Economics of Warfare 13-2

Continuing the examination today of the thirteenth lecture from Professor Michael Spagat’s Economics of Warfare course that he gives at Royal Holloway University. It is posted on his blog Wars, Numbers and Human Losses at: https://mikespagat.wordpress.com/

My last post didn’t get past his second page as I ended up pontificating about his two rather significant statements on data. They were:

  1. To get anywhere with empirical research you need to have a reasonably large number of data points. (This is a basic fact about empirical analysis that many students beginning research projects overlook)
  2. So we need to ask ourselves — where are all of these data points going to come from?

The lecture then looks in depth at one country: Colombia. He ends up looking at a paper that measured “commodity prices” compared to civil intensity. They looked at two issues 1) Do higher wages reduce conflict in coffee-growing municipalities (as measured by increased prices in coffee) and 2) does wealth attract violence from armed groups (as measure by oil prices in those municipalities that have oil).  Anyhow, they do find higher levels of violence in coffee growing regions compared to other regions during the time when international coffee prices fell. It also indicated that increases in oil prices did lead to some higher levels of violence for the paramilitaries in Colombia, but these effects were not very large. The rather interesting conclusion (slide 18) is “Dube and Vargas [the study authors] calculate that the fall in coffee prices between 1997 and 2003 translates into an additional 1013 deaths in coffee growing areas….”

Hmm…..I wonder if any of this could apply to growing opium poppies in Afghanistan?

Anyhow, still not finished with this particular lecture, and will pick up discussing the rest of it later. The link to the lecture is here: http://personal.rhul.ac.uk/uhte/014/Economics%20of%20Warfare/Lecture%2013.pdf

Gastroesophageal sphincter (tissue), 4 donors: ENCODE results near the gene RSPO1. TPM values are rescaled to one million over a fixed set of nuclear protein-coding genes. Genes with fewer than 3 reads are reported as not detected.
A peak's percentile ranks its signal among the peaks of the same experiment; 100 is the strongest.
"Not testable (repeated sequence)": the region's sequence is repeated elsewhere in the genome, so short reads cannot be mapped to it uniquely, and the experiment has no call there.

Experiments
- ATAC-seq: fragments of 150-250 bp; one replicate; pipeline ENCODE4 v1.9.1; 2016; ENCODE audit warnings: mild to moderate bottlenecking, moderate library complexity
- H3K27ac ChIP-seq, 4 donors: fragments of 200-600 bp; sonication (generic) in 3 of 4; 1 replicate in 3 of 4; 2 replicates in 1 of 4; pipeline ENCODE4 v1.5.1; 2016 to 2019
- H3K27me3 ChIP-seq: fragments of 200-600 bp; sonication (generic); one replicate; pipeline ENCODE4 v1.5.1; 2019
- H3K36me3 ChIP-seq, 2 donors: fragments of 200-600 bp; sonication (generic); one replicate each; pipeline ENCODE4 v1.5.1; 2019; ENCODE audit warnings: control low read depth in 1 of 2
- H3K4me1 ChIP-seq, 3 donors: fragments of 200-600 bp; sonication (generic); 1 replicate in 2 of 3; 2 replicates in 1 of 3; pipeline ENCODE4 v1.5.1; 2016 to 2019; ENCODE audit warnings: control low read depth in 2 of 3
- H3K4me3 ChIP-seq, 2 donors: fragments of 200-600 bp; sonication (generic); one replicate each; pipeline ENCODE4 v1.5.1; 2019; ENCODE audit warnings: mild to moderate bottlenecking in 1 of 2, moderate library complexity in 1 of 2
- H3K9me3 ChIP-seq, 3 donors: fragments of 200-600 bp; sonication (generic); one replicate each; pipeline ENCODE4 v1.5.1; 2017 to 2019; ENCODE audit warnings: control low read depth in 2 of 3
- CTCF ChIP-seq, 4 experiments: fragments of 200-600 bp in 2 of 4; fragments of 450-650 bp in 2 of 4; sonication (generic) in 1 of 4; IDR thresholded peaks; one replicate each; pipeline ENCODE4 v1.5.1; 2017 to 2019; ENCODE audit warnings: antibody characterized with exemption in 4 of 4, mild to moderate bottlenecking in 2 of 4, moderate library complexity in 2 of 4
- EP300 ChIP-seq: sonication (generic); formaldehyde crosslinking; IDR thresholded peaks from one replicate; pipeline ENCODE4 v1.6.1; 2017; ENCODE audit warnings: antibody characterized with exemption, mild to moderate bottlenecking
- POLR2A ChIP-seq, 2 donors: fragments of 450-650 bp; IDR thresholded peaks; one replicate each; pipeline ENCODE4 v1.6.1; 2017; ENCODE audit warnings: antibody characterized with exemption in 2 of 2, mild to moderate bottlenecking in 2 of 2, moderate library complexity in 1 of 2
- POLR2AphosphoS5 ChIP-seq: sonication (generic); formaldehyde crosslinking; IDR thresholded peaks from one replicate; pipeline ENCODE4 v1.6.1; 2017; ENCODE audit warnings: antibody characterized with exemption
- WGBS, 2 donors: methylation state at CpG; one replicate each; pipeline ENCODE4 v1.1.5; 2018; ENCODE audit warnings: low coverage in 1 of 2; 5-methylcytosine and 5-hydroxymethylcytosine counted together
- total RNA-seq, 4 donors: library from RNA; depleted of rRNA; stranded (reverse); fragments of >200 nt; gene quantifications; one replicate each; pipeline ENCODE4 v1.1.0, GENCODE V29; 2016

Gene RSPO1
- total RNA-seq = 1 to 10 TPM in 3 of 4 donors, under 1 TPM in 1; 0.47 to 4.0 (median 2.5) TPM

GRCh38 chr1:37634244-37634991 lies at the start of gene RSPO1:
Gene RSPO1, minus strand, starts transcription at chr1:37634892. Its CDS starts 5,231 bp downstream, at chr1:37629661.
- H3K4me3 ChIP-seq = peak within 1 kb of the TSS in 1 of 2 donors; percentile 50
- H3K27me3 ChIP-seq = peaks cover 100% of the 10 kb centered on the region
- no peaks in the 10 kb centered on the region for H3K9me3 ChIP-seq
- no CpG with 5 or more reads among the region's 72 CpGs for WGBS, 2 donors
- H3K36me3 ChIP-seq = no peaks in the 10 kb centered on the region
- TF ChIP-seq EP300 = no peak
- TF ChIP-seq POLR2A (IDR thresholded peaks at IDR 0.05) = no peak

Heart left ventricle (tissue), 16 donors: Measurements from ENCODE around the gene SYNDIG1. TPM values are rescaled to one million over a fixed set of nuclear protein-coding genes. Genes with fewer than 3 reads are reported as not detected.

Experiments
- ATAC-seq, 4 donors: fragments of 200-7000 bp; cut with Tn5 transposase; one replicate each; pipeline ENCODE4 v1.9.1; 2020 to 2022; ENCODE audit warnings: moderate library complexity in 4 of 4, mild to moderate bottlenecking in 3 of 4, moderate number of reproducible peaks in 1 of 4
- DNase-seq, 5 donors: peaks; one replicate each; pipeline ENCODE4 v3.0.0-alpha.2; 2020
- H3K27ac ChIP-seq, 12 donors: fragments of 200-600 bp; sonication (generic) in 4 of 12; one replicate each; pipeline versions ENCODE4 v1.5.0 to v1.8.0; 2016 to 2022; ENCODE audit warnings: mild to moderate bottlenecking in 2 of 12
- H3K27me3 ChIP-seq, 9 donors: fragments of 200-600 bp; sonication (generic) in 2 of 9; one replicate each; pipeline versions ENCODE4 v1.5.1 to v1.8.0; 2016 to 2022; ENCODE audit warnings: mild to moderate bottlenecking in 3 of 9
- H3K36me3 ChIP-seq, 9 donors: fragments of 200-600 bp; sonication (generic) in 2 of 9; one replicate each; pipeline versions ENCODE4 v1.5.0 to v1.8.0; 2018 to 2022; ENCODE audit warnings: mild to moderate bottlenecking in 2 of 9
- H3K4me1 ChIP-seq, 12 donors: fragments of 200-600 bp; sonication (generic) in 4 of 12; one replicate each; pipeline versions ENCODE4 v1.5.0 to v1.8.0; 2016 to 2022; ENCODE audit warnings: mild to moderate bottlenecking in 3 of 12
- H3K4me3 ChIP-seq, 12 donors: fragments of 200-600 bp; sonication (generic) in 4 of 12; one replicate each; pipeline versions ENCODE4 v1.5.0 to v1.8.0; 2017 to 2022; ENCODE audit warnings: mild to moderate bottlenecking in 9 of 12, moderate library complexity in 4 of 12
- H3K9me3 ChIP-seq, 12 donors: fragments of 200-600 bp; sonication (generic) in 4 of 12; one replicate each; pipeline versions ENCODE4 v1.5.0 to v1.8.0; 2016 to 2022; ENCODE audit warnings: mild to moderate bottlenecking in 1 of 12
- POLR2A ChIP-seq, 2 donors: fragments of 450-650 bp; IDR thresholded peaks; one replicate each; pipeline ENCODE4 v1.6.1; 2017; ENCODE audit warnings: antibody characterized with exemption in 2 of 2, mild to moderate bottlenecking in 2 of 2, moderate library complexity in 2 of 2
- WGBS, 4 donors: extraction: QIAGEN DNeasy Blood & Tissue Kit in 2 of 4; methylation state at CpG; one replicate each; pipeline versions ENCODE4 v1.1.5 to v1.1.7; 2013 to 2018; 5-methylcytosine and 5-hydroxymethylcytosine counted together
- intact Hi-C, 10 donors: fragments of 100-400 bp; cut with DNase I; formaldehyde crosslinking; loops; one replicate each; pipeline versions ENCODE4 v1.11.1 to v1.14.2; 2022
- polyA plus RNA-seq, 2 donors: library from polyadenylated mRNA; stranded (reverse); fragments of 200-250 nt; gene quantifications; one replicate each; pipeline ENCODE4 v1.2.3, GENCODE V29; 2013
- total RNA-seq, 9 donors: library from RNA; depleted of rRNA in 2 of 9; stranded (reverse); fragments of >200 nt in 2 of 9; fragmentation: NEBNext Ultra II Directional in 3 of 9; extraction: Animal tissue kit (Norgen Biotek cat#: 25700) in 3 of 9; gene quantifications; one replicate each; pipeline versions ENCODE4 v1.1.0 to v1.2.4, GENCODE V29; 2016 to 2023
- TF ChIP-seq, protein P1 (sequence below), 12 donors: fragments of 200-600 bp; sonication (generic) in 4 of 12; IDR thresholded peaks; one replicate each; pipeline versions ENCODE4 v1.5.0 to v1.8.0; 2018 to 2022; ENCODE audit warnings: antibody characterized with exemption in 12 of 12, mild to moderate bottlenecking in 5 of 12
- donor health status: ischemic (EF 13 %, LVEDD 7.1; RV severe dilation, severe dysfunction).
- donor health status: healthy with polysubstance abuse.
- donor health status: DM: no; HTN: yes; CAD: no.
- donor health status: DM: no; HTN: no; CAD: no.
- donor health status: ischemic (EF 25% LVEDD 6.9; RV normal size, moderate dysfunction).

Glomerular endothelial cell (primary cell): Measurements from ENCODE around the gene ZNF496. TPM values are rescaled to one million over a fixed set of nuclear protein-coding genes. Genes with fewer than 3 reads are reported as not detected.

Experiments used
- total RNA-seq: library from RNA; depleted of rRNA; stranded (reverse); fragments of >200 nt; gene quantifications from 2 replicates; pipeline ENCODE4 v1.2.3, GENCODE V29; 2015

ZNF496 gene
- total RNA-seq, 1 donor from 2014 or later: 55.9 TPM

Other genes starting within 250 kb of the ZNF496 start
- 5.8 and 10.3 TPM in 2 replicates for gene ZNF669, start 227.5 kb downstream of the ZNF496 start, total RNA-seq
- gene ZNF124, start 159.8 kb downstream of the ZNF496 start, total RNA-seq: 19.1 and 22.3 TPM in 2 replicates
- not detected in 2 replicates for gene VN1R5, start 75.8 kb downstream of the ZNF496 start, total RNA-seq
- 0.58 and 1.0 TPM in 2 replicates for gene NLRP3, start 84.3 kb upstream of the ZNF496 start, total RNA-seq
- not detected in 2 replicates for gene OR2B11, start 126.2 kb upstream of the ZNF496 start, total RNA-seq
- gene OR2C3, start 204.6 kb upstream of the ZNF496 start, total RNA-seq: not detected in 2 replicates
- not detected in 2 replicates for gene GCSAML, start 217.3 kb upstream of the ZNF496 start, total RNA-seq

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Christopher A. Lawrence
Christopher A. Lawrence

Christopher A. Lawrence is a professional historian and military analyst. He is the Executive Director and President of The Dupuy Institute, an organization dedicated to scholarly research and objective analysis of historical data related to armed conflict and the resolution of armed conflict. The Dupuy Institute provides independent, historically-based analyses of lessons learned from modern military experience.
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Mr. Lawrence was the program manager for the Ardennes Campaign Simulation Data Base, the Kursk Data Base, the Modern Insurgency Spread Sheets and for a number of other smaller combat data bases. He has participated in casualty estimation studies (including estimates for Bosnia and Iraq) and studies of air campaign modeling, enemy prisoner of war capture rates, medium weight armor, urban warfare, situational awareness, counterinsurgency and other subjects for the U.S. Army, the Defense Department, the Joint Staff and the U.S. Air Force. He has also directed a number of studies related to the military impact of banning antipersonnel mines for the Joint Staff, Los Alamos National Laboratories and the Vietnam Veterans of American Foundation.
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His published works include papers and monographs for the Congressional Office of Technology Assessment and the Vietnam Veterans of American Foundation, in addition to over 40 articles written for limited-distribution newsletters and over 60 analytical reports prepared for the Defense Department. He is the author of Kursk: The Battle of Prokhorovka (Aberdeen Books, Sheridan, CO., 2015), America’s Modern Wars: Understanding Iraq, Afghanistan and Vietnam (Casemate Publishers, Philadelphia & Oxford, 2015), War by Numbers: Understanding Conventional Combat (Potomac Books, Lincoln, NE., 2017) , The Battle of Prokhorovka (Stackpole Books, Guilford, CT., 2019), The Battle for Kyiv (Frontline Books, Yorkshire, UK, 2023), Aces at Kursk (Air World, Yorkshire, UK, 2024), Hunting Falcon: The Story of WWI German Ace Hans-Joachim Buddecke (Air World, Yorkshire, UK, 2024) and The Siege of Mariupol (Frontline Books, Yorkshire, UK, 2024).
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Mr. Lawrence lives in northern Virginia, near Washington, D.C., with his wife and son.

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